Tuesday, May 22, 2012

Bear picnic

London property prices: The first cracks?

House prices in London have fallen for the first time in 30 months, figures reveal today. The drop comes after Britain slid into a double dip recession and wipes hundreds of pounds off the average home — now worth just under £370,000. It coincides with a series of warnings that British families face more pain ahead and that things could get far worse if the European single currency breaks up.

Posted by mark wadsworth @ 04:46 PM (4928 views)
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10 thoughts on “Bear picnic

  • sibley's b'stard child says:

    The ESS’ choice of words betrays its true agenda despite its occasional ‘poor priced out Londoners’ pseudo wailing.

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  • Now ‘worth’ just under £370,000

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  • MBVNIF ???

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  • sibley's b'stard child says:

    Much better value now it’s free…

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  • – thanks for the explanation.

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  • crash bandicoot says:

    Cripes, even the Evening Standard thinks that London prices are overpriced. Luckily there are still some investicators left to add dumb comments at the end.

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  • crash bandicoot says:

    MBVNIF – Make Babies Via Newly-funded In-vitro Fertilisation?

    Most Banks Verify New Inflation Figures?

    My Brother’s Villa Needs Interior Furnishings?

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  • Bear Faced Cheek says:

    Of course, a lot of this is about sentiment and coming out of work and seeing that headline on full sized posters at the tube station made this bear let out a little yelp.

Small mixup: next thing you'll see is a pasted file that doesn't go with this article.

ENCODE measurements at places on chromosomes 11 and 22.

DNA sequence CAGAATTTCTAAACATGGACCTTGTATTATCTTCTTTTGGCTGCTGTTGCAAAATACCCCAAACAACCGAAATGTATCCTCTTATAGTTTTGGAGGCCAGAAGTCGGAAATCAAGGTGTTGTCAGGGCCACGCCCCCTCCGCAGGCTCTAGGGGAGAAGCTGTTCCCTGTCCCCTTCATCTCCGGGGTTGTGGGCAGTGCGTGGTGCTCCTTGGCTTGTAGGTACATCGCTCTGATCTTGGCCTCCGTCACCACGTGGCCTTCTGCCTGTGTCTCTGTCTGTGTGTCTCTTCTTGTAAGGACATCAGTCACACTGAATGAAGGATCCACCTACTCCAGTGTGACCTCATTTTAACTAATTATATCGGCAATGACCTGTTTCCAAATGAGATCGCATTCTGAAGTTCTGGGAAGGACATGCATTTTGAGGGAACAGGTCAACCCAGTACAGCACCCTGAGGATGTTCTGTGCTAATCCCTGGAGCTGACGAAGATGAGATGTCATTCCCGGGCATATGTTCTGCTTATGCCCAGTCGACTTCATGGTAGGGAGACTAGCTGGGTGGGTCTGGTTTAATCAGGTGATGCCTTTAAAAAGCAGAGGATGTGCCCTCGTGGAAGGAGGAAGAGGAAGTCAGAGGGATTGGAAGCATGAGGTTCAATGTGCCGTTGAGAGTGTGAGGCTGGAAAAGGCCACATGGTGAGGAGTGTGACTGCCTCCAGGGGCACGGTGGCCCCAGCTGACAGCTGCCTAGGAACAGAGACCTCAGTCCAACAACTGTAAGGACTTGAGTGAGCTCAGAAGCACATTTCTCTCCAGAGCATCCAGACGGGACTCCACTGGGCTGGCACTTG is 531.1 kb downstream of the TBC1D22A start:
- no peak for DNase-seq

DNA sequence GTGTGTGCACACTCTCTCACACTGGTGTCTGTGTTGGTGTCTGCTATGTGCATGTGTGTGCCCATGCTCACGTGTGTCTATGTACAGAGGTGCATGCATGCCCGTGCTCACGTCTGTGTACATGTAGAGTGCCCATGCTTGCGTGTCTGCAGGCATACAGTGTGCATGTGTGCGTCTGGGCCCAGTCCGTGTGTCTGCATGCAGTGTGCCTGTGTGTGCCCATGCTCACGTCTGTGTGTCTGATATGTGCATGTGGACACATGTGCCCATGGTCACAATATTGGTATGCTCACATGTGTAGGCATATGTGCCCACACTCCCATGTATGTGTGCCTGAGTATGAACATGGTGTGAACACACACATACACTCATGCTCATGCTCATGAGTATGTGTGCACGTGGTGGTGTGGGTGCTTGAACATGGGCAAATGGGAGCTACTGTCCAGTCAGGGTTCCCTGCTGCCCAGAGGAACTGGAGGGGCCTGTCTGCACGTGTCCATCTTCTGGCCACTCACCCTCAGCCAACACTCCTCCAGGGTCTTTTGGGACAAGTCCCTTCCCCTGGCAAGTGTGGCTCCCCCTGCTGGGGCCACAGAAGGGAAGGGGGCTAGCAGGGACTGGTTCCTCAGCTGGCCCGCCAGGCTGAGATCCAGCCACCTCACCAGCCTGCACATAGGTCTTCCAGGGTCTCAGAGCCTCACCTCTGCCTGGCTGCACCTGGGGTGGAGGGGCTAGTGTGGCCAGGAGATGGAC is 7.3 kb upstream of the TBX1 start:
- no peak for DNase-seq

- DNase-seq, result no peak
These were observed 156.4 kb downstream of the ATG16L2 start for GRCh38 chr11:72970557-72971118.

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  • britishblue says:

    For any European, London property is now 25% more expensive than a year ago, just based on exchange rates. So it is no longer ‘good value’, The low value pound.speculation has come an gone. It may still be a safe haven if you are Greek, Portuguese, Spanish or Italian and worried that you may exit the Euro. But this is only a matter of time. All the smart money has left Greece and it is likely that it will be a year at the most before it leaves the other countries threatened by Euro exit. This will end the speculative foreign boom in London, which has mainly been responsible for the rise. If the pound rises higher, we may start to see foreign selling and the money moving elsewhere. This could lead to a decline in London prices, which feeds into as declining house price index, which then creates negative sentiment and we could be on a roll downwards again.

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  • mark wadsworth says:

    Cornish, apologies, I thought that we’d made that joke about the Evening Standard so often that everybody knew it by now. It’s still good fun though.

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